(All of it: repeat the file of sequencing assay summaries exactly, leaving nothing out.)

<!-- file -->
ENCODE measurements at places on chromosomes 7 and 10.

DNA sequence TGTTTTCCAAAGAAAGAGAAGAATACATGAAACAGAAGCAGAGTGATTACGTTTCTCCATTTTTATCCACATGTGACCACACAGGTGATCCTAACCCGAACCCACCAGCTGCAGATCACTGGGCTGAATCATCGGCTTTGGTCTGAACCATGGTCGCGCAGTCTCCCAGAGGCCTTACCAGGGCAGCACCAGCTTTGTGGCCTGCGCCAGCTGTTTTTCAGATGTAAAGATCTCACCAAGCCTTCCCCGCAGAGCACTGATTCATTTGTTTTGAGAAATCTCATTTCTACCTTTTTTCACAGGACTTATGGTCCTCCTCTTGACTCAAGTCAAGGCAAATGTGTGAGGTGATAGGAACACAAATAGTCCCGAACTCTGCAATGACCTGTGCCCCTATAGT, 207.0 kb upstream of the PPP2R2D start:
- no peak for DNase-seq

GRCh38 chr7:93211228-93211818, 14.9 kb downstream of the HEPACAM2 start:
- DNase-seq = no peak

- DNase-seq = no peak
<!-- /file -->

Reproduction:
ENCODE measurements at places on chromosomes 7 and 10.

DNA sequence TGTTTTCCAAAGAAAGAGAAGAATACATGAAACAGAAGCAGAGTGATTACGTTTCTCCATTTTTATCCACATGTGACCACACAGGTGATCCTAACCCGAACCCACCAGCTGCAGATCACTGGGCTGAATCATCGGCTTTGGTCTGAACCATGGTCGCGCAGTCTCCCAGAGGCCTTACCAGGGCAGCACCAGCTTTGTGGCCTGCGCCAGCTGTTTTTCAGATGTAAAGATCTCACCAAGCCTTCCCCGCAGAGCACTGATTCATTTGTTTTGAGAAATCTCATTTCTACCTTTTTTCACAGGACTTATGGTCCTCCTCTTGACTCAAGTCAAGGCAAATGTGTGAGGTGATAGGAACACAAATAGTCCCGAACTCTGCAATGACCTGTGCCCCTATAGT, 207.0 kb upstream of the PPP2R2D start:
- no peak for DNase-seq

GRCh38 chr7:93211228-93211818, 14.9 kb downstream of the HEPACAM2 start:
- DNase-seq = no peak

- DNase-seq = no peak